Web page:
Mystery. Beauty, Virtuosity. Grandeur. That’s what the San Juan Symphony served Saturday night at the opening concert of the season.
Music Director Arthur Post offered a program brimming with Romantic classics, a surreal new work and what Post described as “the greatest piece ever written” – Beethoven’s Symphony No. 5 in C minor, Op. 67. Post explained why by describing the intense musical and psychological journey the symphony undertakes. When it occurred to him such a claim could spark unintended consequences, he said: “I hope you’ll come to all the other concerts this year. It’s not over.”
With this disclaimer and his hefty introduction, Post turned to the orchestra, waited for the hall to quiet and vigorously seared through the first movement with its famous “gut-wrenching” opening. In the second movement, he exploited the contrasts between pastoral beauty and heroic fanfare. Then he threaded the orchestra through the labyrinthine tunnels of darkness and light to the unexpected arrival of the big C Major chords that usher in the finale. And just when you thought things might wind down, Post quickened the pace and brought the gigantic musical scaffolding to its great, celebratory conclusion.
At first, the audience seemed stunned but quickly stood, whistling and hollering approval.
Programming is an art form, and Post has a gift for taking an audience on an emotional journey full of peaks and caves.
Saturday night’s concert opened in the murky darkness of a new work recalibrated for the San Juan Symphony. Paul Haas’ “Dream” is a nine-minute plume of music. The composer, Post told the audience, reconfigured a longer work for our regional orchestra. The conductor briefly explained the minimalist structure – repeated musical cells and indeterminate rhythms. Then a reduced orchestra, mostly strings and a few winds, played the effervescent, eerie piece. It evoked a half-awake state of mind. As performed, “Dream” appeared and disappeared in a cloud of sound.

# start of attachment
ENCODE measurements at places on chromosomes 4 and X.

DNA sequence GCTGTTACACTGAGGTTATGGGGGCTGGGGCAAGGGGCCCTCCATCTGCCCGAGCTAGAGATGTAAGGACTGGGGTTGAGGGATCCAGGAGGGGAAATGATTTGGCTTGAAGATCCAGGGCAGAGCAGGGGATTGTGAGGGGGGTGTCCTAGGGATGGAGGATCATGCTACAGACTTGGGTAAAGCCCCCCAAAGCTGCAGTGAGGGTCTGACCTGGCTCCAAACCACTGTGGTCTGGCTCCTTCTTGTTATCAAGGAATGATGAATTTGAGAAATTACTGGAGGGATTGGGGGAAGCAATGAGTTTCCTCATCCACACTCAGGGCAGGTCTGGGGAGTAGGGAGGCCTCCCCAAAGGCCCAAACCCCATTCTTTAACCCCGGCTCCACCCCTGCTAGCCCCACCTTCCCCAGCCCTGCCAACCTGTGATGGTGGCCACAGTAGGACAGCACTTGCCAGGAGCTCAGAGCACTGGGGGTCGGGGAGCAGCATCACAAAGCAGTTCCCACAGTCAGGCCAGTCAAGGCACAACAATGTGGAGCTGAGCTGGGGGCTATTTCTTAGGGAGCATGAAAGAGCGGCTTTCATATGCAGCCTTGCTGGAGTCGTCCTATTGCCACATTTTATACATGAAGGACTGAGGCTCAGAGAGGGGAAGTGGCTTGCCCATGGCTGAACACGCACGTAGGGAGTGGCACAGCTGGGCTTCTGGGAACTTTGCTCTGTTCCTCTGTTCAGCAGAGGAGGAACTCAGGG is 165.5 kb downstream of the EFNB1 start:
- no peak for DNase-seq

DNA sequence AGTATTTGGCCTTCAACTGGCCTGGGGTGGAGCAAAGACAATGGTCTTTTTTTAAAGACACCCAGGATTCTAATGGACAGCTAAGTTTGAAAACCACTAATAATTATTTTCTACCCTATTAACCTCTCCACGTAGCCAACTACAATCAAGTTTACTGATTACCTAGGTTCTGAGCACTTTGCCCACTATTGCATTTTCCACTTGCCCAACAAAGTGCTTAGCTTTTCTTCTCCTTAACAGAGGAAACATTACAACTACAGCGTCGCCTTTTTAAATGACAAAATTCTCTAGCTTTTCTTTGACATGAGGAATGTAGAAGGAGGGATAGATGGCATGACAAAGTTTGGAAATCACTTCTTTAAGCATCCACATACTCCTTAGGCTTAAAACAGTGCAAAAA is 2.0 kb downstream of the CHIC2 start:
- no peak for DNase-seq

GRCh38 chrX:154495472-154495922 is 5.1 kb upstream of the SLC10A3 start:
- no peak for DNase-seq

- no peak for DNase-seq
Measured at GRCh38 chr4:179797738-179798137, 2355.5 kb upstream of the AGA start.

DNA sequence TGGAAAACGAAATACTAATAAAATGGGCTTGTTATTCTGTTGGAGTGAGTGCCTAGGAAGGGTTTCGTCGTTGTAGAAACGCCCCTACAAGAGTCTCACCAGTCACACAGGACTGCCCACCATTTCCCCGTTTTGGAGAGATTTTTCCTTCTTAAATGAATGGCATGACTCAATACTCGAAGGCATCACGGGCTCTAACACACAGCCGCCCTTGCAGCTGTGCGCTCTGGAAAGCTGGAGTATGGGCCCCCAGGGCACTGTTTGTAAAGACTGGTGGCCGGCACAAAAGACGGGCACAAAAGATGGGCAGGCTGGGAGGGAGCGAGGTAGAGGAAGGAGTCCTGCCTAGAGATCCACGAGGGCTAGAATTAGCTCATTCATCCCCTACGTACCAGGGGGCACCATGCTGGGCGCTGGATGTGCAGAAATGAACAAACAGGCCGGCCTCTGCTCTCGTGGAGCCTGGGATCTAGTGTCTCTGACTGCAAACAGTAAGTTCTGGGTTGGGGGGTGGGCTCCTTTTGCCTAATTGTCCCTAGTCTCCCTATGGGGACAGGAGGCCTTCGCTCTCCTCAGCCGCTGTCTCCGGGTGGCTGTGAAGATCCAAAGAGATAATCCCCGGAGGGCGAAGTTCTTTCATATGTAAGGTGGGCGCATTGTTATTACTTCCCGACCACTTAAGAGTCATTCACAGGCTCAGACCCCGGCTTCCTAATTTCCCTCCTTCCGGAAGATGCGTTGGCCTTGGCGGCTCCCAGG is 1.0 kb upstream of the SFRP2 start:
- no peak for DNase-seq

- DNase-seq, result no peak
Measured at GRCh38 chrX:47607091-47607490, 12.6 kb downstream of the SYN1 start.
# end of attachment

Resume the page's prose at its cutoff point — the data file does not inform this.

The surreal overture set an amorphous platform for the three Romantic violin pieces that followed.
A favorite of Durango audiences, violinist Odin Rathnam returned to a warm welcome and pumped some full-bodied hemoglobin into the concert. Rathnam beautifully rendered works by Saint-Saëns and Massenet. The latter’s “Meditation” from the opera “Thais” floated out over an audience ready to bask in the warmth of its familiar lyrical sweetness.
The two Saint-Saëns works contrasted the composer’s delicate version of a Spanish Habanera with the highly virtuosic “Introduction and Rondo Capriccioso,” again comfortably familiar and absolutely dazzling in Rathnam’s quicksilver hands.
One might have expected a light but expansive symphonic work to conclude the evening. But Post went for the powerhouse – Beethoven’s Fifth. No matter how many times one hears it, on a recording, or luckily in a concert hall, it’s all that Post says it is – possibly the greatest piece ever written.
firstname.lastname@example.org. Judith Reynolds is a Durango writer, art historian and arts journalist.